9. References[asterisk]B. Schwarz, Asterisk open-source PBX system, Linux Journal, February 2004.[baset]S. Baset and H. Schulzrinne, An Analysis of the Skype Peer-to-Peer Internet TelephonyProtocol, http://arxiv.org/pdf/cs.NI/0412017, Columbia University, September 2004.[deri]L. Deri, Improving Passive Packet Capture: Beyond Device Polling, Proceedings ofSANE 2004, 2004.[edonkey]K. Tutschku, A Measurement-based Traffic Profile of the eDonkey Filesharing Service,PAM 2004[ethereal]G. Combs, Ethereal, http://www.ethereal.com/.[gizmo]The Gizmo Project, http://www.gizmoproject.com/.[googletalk]Google Inc., Google Talk, http://talk.google.com/, 2005.[h264]The MPEG Expert Group, MPEG-4 Part 10, ITU-T H.264,http://ftp3.itu.ch/av-arch/jvt-site/, 2005.[h323]H. Liu and others, Voice over IP Signaling: H. 323 and Beyond, IEEE Communications Magazine, 2000.[hollis]E. Hollis, Monitoring & Analyzing VoIP Traffic, Certification Magazine, February2005.[ipfix]B. Claise and others, IPFIX Protocol Specification, Internet Draft, 2005.[karagiannis]T. Karagiannis and others, Transport Layer Identification of P2P Traffic, InternetMeasurement Conference, 2004.[l7-filter]Application Layer Packet Classifier for Linux, http://l7-filter.sourceforge.net/.[ncap]L. Deri, nCap: Wire-speed Packet Capture and Transmission, E2EMON, May 2005.[netflow]B. Claise, NetFlow Services Export Version 9, RFC 3954, October 2004.[nprobe]L. Deri, nProbe: an Open Source NetFlow Probe for Gigabit Networks, TNC 2003,May 2003.[ntop]L. Deri and others, Monitoring networks using ntop, IM 2001, May 2001.[pcap]Lawrence Berkeley National Labs, libpcap, Network Research Group,http://www.tcpdump.org/.[pcre]P. Hazel, PCRE - Perl Compatible Regular Expressions, http://www.pcre.org/.[rfc2862]M. Civanlar and G.Cash, RTP Payload Format for Real-Time Pointers, RFC 2862,June 2000.[rfc3611]T. Friedman, and others, RTP Control Protocol Extended Reports (RTCP XR), RFC3611, November[rtp]H. Schulzrinne and others, RTP: A Transport Protocol for Real-Time Applications,RFC 1889, January 1996.[rtp-tools]H. Schulzrinne, RTP Tools, [sip]M. Handley, SIP: Session Initiation Protocol, RFC 2543,March 1999.[skinny]Selsius Inc., Skinny Client Control Protocol.[skype]D. Bergström, An analysis of Skype VoIP application for use in a corporate environment, http://www.geocities.com/bergstromdennis/, October 2004.[voipstunt]VoIPstunt, http://www.voipstunt.com/.[vomit]N. Provos, Vomit - voice over misconfigured internet telephones,http://vomit.xtdnet.nl/.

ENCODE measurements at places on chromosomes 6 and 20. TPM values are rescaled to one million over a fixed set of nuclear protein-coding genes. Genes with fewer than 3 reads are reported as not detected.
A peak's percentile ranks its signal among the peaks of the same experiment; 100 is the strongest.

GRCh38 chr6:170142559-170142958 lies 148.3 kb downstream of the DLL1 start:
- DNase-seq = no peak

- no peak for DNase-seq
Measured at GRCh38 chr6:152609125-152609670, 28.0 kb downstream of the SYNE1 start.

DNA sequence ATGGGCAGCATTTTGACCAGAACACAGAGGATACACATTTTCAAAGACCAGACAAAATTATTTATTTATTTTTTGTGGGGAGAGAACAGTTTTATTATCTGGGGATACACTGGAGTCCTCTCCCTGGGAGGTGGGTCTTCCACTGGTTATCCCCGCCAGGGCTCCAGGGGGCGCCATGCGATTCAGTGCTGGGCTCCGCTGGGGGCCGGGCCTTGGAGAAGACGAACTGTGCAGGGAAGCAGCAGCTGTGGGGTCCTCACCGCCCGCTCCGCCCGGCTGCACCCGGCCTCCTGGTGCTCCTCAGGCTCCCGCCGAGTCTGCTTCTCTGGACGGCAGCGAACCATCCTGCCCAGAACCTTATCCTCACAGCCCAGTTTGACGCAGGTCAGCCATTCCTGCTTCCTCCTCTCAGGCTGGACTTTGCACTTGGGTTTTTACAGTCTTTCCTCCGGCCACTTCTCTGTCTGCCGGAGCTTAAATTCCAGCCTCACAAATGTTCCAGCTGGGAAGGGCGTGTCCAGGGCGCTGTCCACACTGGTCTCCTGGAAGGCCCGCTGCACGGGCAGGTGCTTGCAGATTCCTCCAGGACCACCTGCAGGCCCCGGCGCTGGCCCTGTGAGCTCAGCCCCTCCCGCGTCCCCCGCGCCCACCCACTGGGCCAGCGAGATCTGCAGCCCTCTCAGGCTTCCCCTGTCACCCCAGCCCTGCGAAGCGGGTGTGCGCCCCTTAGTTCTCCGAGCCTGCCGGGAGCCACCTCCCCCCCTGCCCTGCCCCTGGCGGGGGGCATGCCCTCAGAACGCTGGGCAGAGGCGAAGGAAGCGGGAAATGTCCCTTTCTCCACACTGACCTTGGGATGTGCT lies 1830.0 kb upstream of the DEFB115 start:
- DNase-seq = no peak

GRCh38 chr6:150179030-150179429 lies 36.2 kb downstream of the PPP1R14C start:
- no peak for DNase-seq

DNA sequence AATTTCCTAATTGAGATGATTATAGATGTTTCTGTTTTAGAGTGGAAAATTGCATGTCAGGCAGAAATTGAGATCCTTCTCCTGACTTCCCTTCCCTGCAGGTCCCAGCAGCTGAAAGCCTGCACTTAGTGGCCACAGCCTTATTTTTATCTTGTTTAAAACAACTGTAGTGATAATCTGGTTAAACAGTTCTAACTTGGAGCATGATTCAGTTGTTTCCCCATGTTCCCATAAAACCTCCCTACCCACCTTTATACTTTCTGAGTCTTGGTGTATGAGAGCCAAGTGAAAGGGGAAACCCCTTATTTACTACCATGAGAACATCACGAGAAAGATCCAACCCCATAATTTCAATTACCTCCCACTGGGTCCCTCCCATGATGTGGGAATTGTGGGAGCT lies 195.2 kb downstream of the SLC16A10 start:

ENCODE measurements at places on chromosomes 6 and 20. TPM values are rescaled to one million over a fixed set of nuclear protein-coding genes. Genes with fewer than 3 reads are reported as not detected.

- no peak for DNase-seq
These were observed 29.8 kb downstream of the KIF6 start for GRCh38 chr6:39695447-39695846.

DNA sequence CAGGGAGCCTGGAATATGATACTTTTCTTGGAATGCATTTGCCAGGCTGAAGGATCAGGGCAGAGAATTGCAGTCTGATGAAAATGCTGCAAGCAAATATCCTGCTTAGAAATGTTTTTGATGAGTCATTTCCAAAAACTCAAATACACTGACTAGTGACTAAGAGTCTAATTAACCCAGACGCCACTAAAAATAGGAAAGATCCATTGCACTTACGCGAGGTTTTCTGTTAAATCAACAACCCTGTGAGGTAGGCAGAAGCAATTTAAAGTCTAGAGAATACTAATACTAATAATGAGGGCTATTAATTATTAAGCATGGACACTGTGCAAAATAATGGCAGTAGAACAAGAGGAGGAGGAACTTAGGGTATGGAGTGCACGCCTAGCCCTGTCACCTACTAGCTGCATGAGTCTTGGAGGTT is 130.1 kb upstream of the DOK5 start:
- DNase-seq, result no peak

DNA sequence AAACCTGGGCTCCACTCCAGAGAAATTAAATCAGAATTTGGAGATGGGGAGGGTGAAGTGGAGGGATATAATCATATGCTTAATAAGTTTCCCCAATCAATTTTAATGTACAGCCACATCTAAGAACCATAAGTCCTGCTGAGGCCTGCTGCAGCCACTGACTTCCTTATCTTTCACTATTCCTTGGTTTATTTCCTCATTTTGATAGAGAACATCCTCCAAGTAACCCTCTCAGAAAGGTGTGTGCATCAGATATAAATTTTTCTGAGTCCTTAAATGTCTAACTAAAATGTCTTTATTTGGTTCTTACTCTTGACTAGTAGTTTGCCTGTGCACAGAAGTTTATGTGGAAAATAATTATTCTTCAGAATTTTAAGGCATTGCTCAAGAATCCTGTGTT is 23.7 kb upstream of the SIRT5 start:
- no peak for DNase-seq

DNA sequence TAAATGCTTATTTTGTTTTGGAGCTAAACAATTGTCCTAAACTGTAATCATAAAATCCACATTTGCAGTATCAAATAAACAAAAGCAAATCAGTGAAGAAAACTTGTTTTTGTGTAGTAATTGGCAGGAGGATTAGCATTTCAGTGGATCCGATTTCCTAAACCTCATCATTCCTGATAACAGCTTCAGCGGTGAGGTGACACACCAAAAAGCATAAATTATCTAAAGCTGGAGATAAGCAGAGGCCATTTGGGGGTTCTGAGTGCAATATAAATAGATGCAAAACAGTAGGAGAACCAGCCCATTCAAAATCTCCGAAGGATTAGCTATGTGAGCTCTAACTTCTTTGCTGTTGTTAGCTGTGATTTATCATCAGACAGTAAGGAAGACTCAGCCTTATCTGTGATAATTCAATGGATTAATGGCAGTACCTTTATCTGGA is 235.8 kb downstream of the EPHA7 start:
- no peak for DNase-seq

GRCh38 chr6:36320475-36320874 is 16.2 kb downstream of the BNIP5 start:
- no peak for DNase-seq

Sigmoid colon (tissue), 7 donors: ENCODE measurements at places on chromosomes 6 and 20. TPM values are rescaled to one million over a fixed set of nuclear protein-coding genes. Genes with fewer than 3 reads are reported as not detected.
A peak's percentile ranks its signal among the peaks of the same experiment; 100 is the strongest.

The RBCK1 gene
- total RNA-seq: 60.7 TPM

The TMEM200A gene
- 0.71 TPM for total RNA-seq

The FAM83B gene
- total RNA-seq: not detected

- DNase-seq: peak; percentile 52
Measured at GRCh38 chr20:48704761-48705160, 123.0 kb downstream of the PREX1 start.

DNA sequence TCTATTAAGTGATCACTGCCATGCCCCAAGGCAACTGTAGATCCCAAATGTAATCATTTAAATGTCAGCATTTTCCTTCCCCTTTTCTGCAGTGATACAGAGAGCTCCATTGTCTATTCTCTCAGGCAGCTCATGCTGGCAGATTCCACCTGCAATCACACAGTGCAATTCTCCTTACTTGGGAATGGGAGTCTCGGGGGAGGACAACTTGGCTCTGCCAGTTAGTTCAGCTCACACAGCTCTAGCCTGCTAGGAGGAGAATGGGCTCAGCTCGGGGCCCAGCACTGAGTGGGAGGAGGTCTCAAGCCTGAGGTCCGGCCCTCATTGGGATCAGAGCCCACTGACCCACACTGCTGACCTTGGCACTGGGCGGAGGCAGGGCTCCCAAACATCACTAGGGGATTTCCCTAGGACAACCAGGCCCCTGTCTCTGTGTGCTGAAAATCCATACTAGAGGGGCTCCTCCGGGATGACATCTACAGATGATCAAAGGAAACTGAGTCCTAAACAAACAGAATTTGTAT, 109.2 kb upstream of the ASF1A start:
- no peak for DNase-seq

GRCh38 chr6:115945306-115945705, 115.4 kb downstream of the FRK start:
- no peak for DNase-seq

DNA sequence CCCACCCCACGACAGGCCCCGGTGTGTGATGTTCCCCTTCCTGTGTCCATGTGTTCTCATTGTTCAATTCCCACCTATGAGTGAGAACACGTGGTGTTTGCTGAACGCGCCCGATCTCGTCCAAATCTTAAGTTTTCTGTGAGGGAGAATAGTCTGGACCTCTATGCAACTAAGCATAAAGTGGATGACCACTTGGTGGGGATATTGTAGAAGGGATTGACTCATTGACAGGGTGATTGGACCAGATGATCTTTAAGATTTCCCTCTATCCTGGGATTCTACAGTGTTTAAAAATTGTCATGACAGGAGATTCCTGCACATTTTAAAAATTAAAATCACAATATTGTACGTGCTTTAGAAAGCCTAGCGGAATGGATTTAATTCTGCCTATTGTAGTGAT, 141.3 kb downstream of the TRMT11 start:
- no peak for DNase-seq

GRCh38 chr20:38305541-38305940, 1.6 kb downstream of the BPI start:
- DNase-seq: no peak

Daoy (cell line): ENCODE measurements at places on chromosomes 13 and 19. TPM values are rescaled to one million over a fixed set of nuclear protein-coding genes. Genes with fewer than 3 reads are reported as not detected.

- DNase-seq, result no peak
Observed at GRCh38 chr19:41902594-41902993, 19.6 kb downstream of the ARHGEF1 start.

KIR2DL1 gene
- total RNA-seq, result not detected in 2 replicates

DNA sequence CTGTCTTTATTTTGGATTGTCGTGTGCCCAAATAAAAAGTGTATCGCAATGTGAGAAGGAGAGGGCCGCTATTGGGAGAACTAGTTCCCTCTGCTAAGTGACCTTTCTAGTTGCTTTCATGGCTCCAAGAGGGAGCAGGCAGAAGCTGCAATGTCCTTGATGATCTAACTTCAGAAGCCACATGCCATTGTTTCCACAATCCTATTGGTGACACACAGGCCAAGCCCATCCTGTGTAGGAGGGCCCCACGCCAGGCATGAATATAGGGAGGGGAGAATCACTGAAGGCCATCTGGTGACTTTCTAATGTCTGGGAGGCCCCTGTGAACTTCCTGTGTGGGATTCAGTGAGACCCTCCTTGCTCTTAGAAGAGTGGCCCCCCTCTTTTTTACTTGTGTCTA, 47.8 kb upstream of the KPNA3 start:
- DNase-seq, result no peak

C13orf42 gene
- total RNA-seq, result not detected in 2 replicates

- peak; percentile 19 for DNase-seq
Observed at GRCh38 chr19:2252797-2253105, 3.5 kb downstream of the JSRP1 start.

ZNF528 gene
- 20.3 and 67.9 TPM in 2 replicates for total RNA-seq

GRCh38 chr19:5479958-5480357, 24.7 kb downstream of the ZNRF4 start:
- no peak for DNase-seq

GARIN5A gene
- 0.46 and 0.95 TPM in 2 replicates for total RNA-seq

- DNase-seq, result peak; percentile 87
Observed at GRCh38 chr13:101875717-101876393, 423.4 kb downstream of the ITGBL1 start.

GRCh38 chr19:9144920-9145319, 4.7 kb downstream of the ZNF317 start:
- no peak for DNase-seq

VoIP traffic monitoring is divided in two big families: proprietary and standard VoIP protocol monitoring. This section describes how VoIP traffic has been monitored using two open source applications developed by the author. 4.1. Proprietary VoIP Traffic Monitoring The m